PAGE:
This paper examines the conditions under which states include sexual orientation as a protected status in hate crime policy over the course of 25 years. Previous research in this area has generally focused on the passage of either general hate crime statutes longitudinally or the inclusion of sexual orientation in hate crime legislation via cross-sectional analysis. Moreover, previous work in this area tends to concentrate on two types of factors affecting policy passage: (1) structural factors such as social disorganization and economic vitality, and (2) political characteristics including governor’s political party and the makeup of the state legislature. We argue that a strong LGBT social movement organizational presence may also influence LGBT hate crime policy passage. Using an event history analysis, we test how state-level social movement organizational mobilization, as well as the state-level political context, affect policy passage from 1983 to 2008. Our findings indicate that political opportunities, including political instability and government ideology, matter for the passage of anti-gay hate crime policy. We also find evidence to support political mediation, as the interaction between social movement organizational presence and Democrats in the state legislature affect policy passage.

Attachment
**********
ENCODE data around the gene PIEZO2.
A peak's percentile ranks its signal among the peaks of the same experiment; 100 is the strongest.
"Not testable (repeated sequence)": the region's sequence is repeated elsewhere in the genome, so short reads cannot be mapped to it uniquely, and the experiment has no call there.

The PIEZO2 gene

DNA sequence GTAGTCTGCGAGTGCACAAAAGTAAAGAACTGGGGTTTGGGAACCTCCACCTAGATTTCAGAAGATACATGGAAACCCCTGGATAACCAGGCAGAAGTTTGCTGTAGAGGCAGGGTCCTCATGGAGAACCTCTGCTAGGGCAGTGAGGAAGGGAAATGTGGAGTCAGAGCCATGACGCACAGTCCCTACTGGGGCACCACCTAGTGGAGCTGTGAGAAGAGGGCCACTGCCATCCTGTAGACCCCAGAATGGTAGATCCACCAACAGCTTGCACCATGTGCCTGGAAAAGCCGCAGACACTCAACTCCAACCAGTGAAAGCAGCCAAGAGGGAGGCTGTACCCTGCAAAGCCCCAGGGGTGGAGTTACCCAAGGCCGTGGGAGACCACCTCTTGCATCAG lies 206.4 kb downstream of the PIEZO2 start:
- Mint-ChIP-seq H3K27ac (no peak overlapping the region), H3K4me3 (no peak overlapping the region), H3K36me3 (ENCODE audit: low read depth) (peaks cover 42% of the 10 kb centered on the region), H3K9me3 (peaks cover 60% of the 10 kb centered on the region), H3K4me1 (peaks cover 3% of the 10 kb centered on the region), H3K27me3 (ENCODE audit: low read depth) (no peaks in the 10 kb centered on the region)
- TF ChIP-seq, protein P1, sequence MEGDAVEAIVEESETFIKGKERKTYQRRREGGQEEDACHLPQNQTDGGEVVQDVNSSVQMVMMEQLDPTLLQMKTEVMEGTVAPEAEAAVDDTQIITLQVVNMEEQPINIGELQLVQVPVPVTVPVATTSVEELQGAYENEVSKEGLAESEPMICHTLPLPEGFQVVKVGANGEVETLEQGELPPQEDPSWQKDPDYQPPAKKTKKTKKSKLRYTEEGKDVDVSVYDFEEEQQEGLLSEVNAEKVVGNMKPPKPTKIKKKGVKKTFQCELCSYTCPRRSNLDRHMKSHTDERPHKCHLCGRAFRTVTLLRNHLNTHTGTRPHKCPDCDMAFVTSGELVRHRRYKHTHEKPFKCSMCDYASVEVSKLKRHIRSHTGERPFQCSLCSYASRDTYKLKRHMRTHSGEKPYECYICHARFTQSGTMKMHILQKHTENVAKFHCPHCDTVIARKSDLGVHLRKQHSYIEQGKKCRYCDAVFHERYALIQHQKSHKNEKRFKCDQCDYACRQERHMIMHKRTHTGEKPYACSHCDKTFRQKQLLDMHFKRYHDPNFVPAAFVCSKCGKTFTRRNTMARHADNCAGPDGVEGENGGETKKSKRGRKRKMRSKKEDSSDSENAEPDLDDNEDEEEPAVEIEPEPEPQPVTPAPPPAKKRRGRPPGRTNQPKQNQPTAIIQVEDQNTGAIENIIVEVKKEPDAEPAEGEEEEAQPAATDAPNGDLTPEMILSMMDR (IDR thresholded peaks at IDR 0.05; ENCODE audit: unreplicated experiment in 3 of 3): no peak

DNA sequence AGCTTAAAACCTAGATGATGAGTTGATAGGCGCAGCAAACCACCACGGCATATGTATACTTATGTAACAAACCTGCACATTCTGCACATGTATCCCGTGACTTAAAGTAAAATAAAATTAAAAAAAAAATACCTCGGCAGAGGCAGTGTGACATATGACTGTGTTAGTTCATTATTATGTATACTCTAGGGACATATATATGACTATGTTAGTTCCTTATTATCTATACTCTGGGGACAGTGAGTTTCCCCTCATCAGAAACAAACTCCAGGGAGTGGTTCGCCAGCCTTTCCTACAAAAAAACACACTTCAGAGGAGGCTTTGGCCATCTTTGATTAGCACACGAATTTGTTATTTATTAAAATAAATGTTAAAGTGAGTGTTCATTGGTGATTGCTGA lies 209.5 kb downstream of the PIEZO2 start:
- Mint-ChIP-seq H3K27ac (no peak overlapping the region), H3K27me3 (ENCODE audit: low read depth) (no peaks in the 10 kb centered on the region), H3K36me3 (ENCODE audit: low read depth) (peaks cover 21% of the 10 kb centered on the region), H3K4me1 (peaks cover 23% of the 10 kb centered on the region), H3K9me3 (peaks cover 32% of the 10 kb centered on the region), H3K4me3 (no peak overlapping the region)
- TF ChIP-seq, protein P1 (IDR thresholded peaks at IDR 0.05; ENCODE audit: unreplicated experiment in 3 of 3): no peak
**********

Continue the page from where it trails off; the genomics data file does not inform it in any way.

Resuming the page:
We would like to acknowledge Melinda Kane for her generosity in sharing her data on state-level LGBT organizations over time. We appreciate her professional courtesy tremendously.
Parris, C.L. and Scheuerman, H.L. (2015), "How Social Movements Matter: Including Sexual Orientation in State-Level Hate Crime Legislation", Research in Social Movements, Conflicts and Change (Research in Social Movements, Conflicts and Change, Vol. 38), Emerald Group Publishing Limited, pp. 229-257. https://doi.org/10.1108/S0163-786X20150000038008Download as .RIS
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